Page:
Finally, Hmga2 labels also both hair cells and supporting cells in the embryonic and adult vestibular system of the murine inner ear.

It has been previously demonstrated that Hmga2 is highly expressed in undifferentiated cells during embryogenesis, in neural stem cells, in transformed cells and barely detectable in normal adult tissue [16], [31], [32].

Given that Hmga2 acts as architectural transcription factor linked to proliferation and expressed in pluripotent embryonic stem cells and neural stem cells [31][33], it is surprisingly to detect its expression in the postnatal and adult mouse inner ear sensory hair cells and their supporting cells, which are terminally differentiated cells at this maturation stage.

The Sox2 is another stem cell marker linked to proliferation and differentiation within the inner ear sensory epithelia and similar to Hmga2, its expression spanned a whole development including both the embryonic and mature inner ear stages [34], [35]. Interestingly, it has been suggested that Hmga2 plays a dose-dependent role in the inversely correlated phenomena of stemness and differentiation [18] as what was reported for the dose-dependent function of Sox2 in different cell lineages [36], [37]. Although, Hmga2 is downregulated in the adult cochlea, its extended and overlapped expression with Sox2 may suggest a possible dual role of Hmga2 during inner ear development. Hmga2 may be involved first, in establishing otic progenitor cells in the prosensory domain in the embryo and then, in subsequent differentiation and maintenance of hair cells and supporting cells in postnatal and adult cochleas.

Furthermore, it has been shown that Hmga2 promote the maintenance of different stem cell populations and proliferation by multiple means, including maintaining the expression of pluripotency genes like Sox2, UTF1 and Oct4 [18], [38], enhancing E2F1 activity [20]. Indeed, Hmga2 promotes neural stem cell self-renewal by reducing expression of two negative regulators of the cell cycle, p16Ink4a and p19Arf [31].

Moving upstream from p16INK4a and Hmga2 signaling pathways, one may find that both microRNA and histone acetylation have a demonstrated role in Hmga2 expression levels.

Indeed, during oncogenic transformation process, microRNA levels of the translation-regulatory factor let-7 inversely correlate with expression of the Hmga2. In a mouse model, several reports demonstrate that members of the let7 family of miRs target Hmga2 resulting in its posttranscriptional downregulation [39][41]. Thus let7 miRs are potential targets for preventing proliferation not only via the loss of Hmga2 and all of its downstream effects, but also via the degradation of the known oncogene hRas [41].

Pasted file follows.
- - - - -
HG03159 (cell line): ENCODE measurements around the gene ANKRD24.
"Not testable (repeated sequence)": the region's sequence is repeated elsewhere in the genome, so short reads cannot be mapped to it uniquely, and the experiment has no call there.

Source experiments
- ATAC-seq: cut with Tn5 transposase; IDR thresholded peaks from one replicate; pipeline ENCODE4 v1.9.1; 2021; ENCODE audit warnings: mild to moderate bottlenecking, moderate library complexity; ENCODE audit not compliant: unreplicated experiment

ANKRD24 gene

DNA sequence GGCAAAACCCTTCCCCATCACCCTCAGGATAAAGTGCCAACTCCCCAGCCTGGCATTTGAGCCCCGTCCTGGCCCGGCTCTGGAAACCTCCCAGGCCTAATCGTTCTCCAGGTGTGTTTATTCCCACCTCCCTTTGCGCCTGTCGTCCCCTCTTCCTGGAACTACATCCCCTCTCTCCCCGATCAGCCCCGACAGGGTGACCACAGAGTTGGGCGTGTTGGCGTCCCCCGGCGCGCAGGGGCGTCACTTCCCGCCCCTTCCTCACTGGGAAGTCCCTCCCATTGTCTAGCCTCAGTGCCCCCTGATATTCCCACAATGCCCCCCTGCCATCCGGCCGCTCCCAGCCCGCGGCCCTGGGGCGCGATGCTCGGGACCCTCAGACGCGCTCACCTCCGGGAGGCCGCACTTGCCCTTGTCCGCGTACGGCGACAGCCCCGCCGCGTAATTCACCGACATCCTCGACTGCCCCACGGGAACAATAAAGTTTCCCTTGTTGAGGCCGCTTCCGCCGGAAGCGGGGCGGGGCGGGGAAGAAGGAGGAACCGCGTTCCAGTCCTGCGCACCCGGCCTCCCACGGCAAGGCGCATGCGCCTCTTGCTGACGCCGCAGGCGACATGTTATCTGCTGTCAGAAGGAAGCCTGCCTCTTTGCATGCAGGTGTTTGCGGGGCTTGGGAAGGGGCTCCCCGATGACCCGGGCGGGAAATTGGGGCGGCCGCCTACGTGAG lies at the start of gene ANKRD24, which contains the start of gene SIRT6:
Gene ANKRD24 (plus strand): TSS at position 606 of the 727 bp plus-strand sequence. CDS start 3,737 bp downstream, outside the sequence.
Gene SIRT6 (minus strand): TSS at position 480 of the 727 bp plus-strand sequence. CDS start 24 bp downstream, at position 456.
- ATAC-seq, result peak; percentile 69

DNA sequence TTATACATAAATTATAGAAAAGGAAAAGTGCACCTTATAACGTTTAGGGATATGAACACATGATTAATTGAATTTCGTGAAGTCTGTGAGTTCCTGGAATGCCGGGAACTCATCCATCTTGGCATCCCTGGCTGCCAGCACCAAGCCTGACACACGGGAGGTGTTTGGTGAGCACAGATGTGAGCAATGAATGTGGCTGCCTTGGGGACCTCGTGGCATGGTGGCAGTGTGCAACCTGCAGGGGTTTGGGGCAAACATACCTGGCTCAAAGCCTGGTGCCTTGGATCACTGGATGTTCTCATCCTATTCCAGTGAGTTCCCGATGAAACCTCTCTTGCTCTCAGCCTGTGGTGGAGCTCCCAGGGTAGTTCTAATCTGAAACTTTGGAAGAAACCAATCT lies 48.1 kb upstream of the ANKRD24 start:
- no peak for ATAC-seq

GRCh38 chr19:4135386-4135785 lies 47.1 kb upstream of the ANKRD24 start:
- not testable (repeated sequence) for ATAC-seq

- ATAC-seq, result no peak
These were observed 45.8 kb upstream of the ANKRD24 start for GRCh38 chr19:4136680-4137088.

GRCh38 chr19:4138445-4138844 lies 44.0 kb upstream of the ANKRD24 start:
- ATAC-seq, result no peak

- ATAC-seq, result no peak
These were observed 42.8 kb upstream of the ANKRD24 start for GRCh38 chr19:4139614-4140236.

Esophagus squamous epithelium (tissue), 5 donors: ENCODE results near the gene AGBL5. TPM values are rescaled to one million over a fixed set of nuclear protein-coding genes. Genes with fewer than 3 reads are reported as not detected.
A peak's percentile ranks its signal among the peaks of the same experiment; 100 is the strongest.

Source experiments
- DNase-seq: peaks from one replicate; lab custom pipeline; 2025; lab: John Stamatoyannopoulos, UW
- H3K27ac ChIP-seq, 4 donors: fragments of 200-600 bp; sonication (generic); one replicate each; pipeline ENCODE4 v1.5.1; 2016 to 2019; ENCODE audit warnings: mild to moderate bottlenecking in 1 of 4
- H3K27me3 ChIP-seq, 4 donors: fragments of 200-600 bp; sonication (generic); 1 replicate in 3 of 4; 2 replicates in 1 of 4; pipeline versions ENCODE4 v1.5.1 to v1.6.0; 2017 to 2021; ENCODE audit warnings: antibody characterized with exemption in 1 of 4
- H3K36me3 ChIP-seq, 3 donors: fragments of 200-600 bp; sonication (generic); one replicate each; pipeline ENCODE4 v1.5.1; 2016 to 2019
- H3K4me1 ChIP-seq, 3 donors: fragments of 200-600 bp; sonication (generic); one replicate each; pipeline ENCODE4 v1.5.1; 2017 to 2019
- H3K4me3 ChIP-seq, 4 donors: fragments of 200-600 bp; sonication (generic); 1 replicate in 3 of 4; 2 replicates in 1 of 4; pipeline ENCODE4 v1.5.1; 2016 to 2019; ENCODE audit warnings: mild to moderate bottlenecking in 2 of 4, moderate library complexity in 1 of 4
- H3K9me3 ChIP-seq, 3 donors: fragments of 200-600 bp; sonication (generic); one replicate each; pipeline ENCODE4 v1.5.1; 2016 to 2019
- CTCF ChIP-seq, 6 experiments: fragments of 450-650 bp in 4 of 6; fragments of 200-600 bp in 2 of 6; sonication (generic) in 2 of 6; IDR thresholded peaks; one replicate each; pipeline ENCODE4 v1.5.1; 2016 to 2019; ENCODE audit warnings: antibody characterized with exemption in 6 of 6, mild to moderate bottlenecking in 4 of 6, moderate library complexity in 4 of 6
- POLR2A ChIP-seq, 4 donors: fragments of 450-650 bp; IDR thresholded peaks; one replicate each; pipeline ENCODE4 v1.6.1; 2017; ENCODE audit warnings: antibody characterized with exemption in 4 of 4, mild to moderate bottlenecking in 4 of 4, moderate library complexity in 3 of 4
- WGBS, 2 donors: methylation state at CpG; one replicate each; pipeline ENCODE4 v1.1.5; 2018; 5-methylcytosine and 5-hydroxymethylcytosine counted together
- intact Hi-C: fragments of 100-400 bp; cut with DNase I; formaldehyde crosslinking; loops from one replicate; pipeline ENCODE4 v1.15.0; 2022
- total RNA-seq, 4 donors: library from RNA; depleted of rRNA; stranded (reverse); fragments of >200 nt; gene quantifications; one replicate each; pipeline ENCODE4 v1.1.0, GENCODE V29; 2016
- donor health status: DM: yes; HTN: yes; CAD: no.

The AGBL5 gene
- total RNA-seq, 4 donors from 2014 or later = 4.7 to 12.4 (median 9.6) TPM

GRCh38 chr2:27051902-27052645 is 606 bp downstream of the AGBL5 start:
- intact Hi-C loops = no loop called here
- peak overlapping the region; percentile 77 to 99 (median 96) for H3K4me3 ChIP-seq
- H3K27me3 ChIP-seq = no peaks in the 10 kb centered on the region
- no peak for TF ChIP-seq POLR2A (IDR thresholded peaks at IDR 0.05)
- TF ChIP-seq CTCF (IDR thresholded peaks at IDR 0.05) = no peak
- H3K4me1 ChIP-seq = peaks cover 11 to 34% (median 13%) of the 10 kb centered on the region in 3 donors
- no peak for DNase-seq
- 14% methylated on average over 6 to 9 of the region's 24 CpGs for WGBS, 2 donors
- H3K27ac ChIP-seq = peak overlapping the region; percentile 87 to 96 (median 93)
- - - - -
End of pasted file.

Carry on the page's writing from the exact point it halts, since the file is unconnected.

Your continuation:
Interestingly, the expression of several let7 miRs are significantly decreased during hair cell regeneration in the adult newt [42], suggesting that let-7 miRNAs may indeed be important for the maintenance of quiescence in inner ear mechanosensory epithelia. Furthermore, it has been shown that several let-7 family members are expressed in the postnatal murine cochlea, and that their expression levels persist up to at least P100 [43], suggesting that let7miRs could negatively regulate Hmga2 in the postnatal and adult cochleas and prevent both hair cells and supporting cells proliferation.

The histone deacetylase enzymes (HDACs) have been also shown to play a role in the regulation of Hmga2, where inhibition of HDACs with the HDAC inhibitor Trichostatin A results in transcriptional repression of the Hmga2 gene in several different cell lines [44]. This is may be important as the in vitro application of HDAC inhibitors to regenerating chicken utricles significantly reduced the numbers of proliferating supporting cells [45].

In addition, another chromatin remodeling factor, the SWI/SNF complex has been reported to be involved in the transcriptional activation that regulates neuronal development in the mammalian inner ear in cooperation with Eya/Six1 and Sox2 [46].

Finally, this is the first quantitative real time PCR data comparing the adult with the early postnatal inner ear. Our data suggest a decrease, but not a loss as suggested by some previous immunocytochemical data, of embryonic transcription factors such as Sox2 and Atoh1. These data suggest that the embryonic transcription regulation system remains active but at a much reduced level in the mouse adult inner ear.